Olga Tokarczuk has become the first Polish author to scoop the £50,000 Man Booker International Prize for Flights, "brilliantly translated" by Jennifer Croft and published by independent press Fitzcarraldo Editions.
Both the Polish writer and American translator will receive £25,000, splitting the £50,000 prize money equally, on top of a £1,000 sum that each receives for being shortlisted.
Flights is a Polish bestseller linking fragments from the 17th century to the present day connected by themes of travel and human anatomy. It was hailed "wonderfully playful" and "witty and ironic" by the judges.
It contains the story of the real Dutch anatomist Philip Verheyen, who in the 17th century dissected and drew pictures of his own amputated leg, in the process discovering the Achilles tendon, and the story of Chopin’s heart as it made a covert journey from Paris to Warsaw while stored in a tightly sealed jar beneath his sister’s skirt. It also includes present-day stories, such as the slow descent into madness of a young husband whose wife and child mysteriously vanished on a vacation on a Croatian island and then appeared again with no explanation.
Chair of the judges Lisa Appignanesi said deliberations had been "hardly easy" with the shortlist a "strong" one.
Tokarczuk and Croft triumphed on a shortlist including former winners of the prize, Han Kang and Deborah Smith, who were this year in the running for The White Book (Portobello Books). Also competing were Oneworld's Frankenstein in Baghdad, authored by Ahmed Saadawi and translated by Jonathan Wright, MacLehose Press title Vernon Subutex 1, authored by Virginie Despentes and translated by Frank Wynne, and two contenders from Tuskar Rock Press: Antonio Muñoz Molina's Like a Fading Shadow translated by Camilo A. Ramirez and László Krasznahorkai's The World Goes On translated by John Batki, Ottilie Mulzet, and George Szirtes.
However, it was agreed Flights had been "brilliantly translated" by Croft from the Polish and that its author Tokarczuk, a trained psychologist at the University of Warsaw, was "a writer of wonderful wit, imagination and literary panache".
The Prize commended the book for guiding the reader "beyond the surface layer of modernity and towards the core of the very nature of humankind". Appignanesi said further that Croft "by a series of startling juxtapositions ... flies us through a galaxy of departures and arrivals, stories and digressions, all the while exploring matters close to the contemporary and human predicament – where only plastic escapes mortality".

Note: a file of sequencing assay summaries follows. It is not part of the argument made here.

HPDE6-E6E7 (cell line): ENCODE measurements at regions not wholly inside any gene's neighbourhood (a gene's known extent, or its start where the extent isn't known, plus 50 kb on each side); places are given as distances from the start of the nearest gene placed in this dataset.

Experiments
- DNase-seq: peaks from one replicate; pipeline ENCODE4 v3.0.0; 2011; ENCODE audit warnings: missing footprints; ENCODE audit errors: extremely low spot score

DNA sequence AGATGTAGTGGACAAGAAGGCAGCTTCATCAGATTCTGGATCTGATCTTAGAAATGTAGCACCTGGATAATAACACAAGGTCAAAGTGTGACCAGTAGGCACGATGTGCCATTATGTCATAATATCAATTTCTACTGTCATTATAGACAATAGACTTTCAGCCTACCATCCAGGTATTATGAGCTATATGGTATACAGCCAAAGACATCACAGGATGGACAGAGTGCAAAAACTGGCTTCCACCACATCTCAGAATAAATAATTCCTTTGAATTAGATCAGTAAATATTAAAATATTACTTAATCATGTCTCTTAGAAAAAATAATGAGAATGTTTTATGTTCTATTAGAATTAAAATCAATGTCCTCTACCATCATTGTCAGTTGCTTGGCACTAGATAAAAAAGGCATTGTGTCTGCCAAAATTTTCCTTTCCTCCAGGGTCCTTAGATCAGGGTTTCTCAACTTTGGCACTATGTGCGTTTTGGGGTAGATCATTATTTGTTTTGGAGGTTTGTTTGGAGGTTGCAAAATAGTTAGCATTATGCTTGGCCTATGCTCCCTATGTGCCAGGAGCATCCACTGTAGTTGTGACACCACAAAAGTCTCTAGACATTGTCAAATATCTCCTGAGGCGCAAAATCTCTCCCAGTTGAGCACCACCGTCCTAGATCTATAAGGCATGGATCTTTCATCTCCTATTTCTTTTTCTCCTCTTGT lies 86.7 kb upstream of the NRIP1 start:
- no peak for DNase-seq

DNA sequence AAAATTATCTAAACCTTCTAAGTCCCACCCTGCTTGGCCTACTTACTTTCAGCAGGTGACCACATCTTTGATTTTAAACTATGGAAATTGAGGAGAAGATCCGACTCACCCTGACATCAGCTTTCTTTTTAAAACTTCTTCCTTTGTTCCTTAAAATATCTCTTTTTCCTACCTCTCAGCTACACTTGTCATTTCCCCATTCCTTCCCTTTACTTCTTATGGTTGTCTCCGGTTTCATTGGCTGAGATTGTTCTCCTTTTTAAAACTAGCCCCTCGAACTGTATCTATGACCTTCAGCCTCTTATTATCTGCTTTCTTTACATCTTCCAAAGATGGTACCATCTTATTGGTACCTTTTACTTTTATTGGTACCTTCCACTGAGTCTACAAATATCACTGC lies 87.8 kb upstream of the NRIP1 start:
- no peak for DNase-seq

The panel of judges, also comprising poet and translator Michael Hofmann, White Tears author Hari Kunzru, journalist and critic Tim Martin and writer Helen Oyeyemi, jointly commented: "Flights is about the contemporary condition of perpetual movement, which is also about never leaving your body, which itself is in movement and is going to die. It’s a book about nomadism; it’s a book about escape, about going from place to place and living in airports. But at the same time you do inhabit a body and therefore we cannot escape the final thing, which is the grim reaper. Meanwhile it is also wonderfully playful and witty and ironic."
Flights' author Tokarczuk, 56, has authored eight novels and two short-story collections and Croft, 36, is a writer and translator from Polish, Spanish and Ukrainian, having studied for an MFA in Literary Translation at the University of Iowa and having lived in Argentina and Poland. She is now based in Los Angeles and is a founding editor of the Buenos Aires Review.
Luke Ellis, c.e.o. of Man Group, added: "Along with my colleagues at Man Group, I would like to congratulate Olga Tokarczuk and Jennifer Croft, as well as each of the shortlisted authors and translators. As a firm, we welcome and encourage diversity and difference across our business. The Man Booker International Prize plays an important role in celebrating extraordinary fiction in translation, and we are proud to support the prize as it continues to bring the breadth and depth of global literary talent to the attention of readers worldwide."